Farmers continually look for ways to remain financially viable, and often strive to produce more for less. Across the world, many have become increasingly aware of the value of biodiversity to their production.

This started with the use of crop rotation to break disease cycles in the 1970s, and now the benefits of cover crops are becoming more appreciated.

Farmers following regenerative agriculture principles, for example, aim to get at least eight different crops in their cover crop mixtures.

Organic and permaculture farmers have for years understood the value of leaving strips of indigenious vegetation near their production areas. In this way, harmful pests have a more natural feeding alternative to the crops.

The strips also offer a safe haven for beneficial predator insects that help keep pests under control.

Having healthy patches of natural land also increases the resilience of the farm in general. For example, the soil in well-managed indigenous patches is more efficient at ensuring water infiltration than the compacted soil of croplands; this enables the water table to recover faster after droughts.

Conversely, during floods, the soil in natural areas also acts as a sponge that helps regulate runoff.

Proven in studies
Research by Frederick Noack, Marie-Catherine Riekhof and Salvatore Di Falco of the University of British Columbia in Canada, published in September 2018, found that the drought resilience of natural soil also helped increase the resilience of rural communities.

Using data from 7 556 households in 23 developing countries, the researchers found that communities were able to use forest extraction to offset the negative affect of droughts during growing seasons. In this way, they turned biodiversity into an effective insurance against drought and other weather-related shocks.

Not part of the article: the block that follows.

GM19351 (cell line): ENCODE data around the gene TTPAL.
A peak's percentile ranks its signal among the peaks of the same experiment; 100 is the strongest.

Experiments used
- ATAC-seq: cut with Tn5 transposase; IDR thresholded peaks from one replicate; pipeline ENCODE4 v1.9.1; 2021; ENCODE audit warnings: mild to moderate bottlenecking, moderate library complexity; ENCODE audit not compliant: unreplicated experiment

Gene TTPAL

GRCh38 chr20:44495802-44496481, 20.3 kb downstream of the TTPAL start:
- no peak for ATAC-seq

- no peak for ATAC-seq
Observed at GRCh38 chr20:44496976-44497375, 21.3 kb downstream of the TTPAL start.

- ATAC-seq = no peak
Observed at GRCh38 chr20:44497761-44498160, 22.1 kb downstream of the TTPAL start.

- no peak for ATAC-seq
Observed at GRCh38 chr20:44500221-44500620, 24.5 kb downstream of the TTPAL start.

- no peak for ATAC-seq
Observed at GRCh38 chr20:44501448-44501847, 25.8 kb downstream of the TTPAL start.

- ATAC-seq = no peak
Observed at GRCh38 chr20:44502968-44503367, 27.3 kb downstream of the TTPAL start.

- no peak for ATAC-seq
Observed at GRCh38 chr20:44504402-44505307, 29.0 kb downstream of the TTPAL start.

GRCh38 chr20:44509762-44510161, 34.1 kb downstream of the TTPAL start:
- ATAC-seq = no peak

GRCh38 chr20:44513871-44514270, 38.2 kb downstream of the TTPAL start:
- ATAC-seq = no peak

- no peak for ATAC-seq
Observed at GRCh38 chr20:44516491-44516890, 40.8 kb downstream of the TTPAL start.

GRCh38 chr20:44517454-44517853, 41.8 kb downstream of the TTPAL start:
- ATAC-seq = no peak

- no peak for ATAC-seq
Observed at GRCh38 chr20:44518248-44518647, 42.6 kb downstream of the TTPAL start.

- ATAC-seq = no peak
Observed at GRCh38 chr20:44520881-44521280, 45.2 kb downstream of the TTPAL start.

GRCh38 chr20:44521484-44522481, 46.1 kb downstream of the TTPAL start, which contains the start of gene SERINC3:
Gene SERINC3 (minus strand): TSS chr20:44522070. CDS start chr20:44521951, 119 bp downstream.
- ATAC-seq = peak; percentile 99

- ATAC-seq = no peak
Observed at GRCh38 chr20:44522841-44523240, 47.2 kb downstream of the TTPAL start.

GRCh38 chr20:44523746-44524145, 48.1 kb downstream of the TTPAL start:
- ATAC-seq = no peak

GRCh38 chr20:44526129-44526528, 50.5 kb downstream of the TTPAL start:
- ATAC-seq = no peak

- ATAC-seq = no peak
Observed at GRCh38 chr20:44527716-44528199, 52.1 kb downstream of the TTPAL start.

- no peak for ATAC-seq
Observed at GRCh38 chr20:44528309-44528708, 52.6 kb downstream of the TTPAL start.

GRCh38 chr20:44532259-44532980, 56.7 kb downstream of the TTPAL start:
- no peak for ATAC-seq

It was also found that the negative impact of droughts on rural incomes declined with increasing levels of biodiversity.

Here in South Africa, Rhoda Malgas, a researcher at the Department of Conservation, Ecology and Entomology at Stellenbosch University, came to the same conclusion in her study of the value of wild rooibos in natural veld.

“Each plant species plays a role in the ecosystem, so its removal has knock-on effects on other plant and animal species in the system,” she explains.

“Rooibos and honeybush, for example, are important nutrient cyclers through their ability to fix nitrogen in low-nutrient soils. They make this nitrogen available for other plants in their community too. The greater the variety, the more resilient the system.”

Malgas found that small-scale rooibos farmers in the Northern Cape were able to sustain their income from wild harvesting, even while suffering major production losses due to the drought.

“Farmers [these days] base most of their production decisions on what the market demands,” says Malgas.

“I foresee that rising environmental pressures will change this in sectors which depend on fynbos, so that they will become more guided by what is available and grows naturally on their farms.”

Biodiversity is also important for the survival of commercial crop species. Malgas points out that commercial agriculture has resulted in farmers becoming increasingly dependent on a handful of cultivars, depending on what they are producing.

She stresses that as large a pool of tree and plant species as possible should therefore be preserved to ensure a wide selection of genes if existing commercial varieties lose their appeal or productivity.

“Many of the natural varieties are better adapted to climatic extremes or diseases than some of the commercial varieties, so their genes might be required to develop new varieties to ensure technological progress,” she explains.

Working together
Preserving biodiversity is done most effectively when farmers work together, stresses Koopman.

“Look at what landscape-level planning and projects through partners such as LandCare are doing in your region, and participate in these efforts to ensure you’re not wasting any money,” he suggests.

“Alien clearing without a plan can create greater problems than if you’d done nothing.”

He adds that yet another advantage of natural veld is that it usually increases the appeal of a farm, which in turn can open up new avenues for income generation through tourism activities, ranging from farm stays to hiking routes.

It is clear that investment in nature can pay off in more than one way.

Email Rupert Koopman at [email protected], or Rhoda Malgas at [email protected]. Read a summary of the assessment at